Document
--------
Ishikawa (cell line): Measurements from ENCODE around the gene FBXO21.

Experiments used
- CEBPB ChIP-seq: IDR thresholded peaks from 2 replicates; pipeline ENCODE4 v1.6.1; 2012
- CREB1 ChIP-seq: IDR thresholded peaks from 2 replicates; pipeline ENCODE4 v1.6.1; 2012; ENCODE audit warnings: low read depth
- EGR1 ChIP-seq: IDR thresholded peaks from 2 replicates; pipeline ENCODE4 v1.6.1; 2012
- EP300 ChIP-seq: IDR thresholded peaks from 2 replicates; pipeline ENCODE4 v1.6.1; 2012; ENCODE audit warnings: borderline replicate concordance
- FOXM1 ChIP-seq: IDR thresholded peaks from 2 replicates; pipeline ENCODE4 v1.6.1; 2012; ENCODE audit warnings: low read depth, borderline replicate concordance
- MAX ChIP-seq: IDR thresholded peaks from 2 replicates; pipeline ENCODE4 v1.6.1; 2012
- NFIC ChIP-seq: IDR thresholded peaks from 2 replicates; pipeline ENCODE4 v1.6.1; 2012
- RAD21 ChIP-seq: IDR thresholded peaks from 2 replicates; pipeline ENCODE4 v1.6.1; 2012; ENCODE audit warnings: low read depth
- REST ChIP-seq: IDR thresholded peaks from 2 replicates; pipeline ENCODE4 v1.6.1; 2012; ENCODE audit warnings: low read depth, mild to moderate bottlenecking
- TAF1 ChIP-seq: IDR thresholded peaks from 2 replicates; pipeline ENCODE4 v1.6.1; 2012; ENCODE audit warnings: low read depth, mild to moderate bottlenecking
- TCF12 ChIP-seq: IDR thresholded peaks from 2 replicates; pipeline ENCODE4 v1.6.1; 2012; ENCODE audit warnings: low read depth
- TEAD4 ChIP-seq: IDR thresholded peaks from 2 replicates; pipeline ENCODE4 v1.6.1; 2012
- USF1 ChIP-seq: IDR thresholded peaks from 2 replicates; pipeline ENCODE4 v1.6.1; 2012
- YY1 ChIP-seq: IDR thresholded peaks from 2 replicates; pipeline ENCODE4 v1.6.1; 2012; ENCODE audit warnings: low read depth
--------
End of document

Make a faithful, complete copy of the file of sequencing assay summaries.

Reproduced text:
Ishikawa (cell line): Measurements from ENCODE around the gene FBXO21.

Experiments used
- CEBPB ChIP-seq: IDR thresholded peaks from 2 replicates; pipeline ENCODE4 v1.6.1; 2012
- CREB1 ChIP-seq: IDR thresholded peaks from 2 replicates; pipeline ENCODE4 v1.6.1; 2012; ENCODE audit warnings: low read depth
- EGR1 ChIP-seq: IDR thresholded peaks from 2 replicates; pipeline ENCODE4 v1.6.1; 2012
- EP300 ChIP-seq: IDR thresholded peaks from 2 replicates; pipeline ENCODE4 v1.6.1; 2012; ENCODE audit warnings: borderline replicate concordance
- FOXM1 ChIP-seq: IDR thresholded peaks from 2 replicates; pipeline ENCODE4 v1.6.1; 2012; ENCODE audit warnings: low read depth, borderline replicate concordance
- MAX ChIP-seq: IDR thresholded peaks from 2 replicates; pipeline ENCODE4 v1.6.1; 2012
- NFIC ChIP-seq: IDR thresholded peaks from 2 replicates; pipeline ENCODE4 v1.6.1; 2012
- RAD21 ChIP-seq: IDR thresholded peaks from 2 replicates; pipeline ENCODE4 v1.6.1; 2012; ENCODE audit warnings: low read depth
- REST ChIP-seq: IDR thresholded peaks from 2 replicates; pipeline ENCODE4 v1.6.1; 2012; ENCODE audit warnings: low read depth, mild to moderate bottlenecking
- TAF1 ChIP-seq: IDR thresholded peaks from 2 replicates; pipeline ENCODE4 v1.6.1; 2012; ENCODE audit warnings: low read depth, mild to moderate bottlenecking
- TCF12 ChIP-seq: IDR thresholded peaks from 2 replicates; pipeline ENCODE4 v1.6.1; 2012; ENCODE audit warnings: low read depth
- TEAD4 ChIP-seq: IDR thresholded peaks from 2 replicates; pipeline ENCODE4 v1.6.1; 2012
- USF1 ChIP-seq: IDR thresholded peaks from 2 replicates; pipeline ENCODE4 v1.6.1; 2012
- YY1 ChIP-seq: IDR thresholded peaks from 2 replicates; pipeline ENCODE4 v1.6.1; 2012; ENCODE audit warnings: low read depth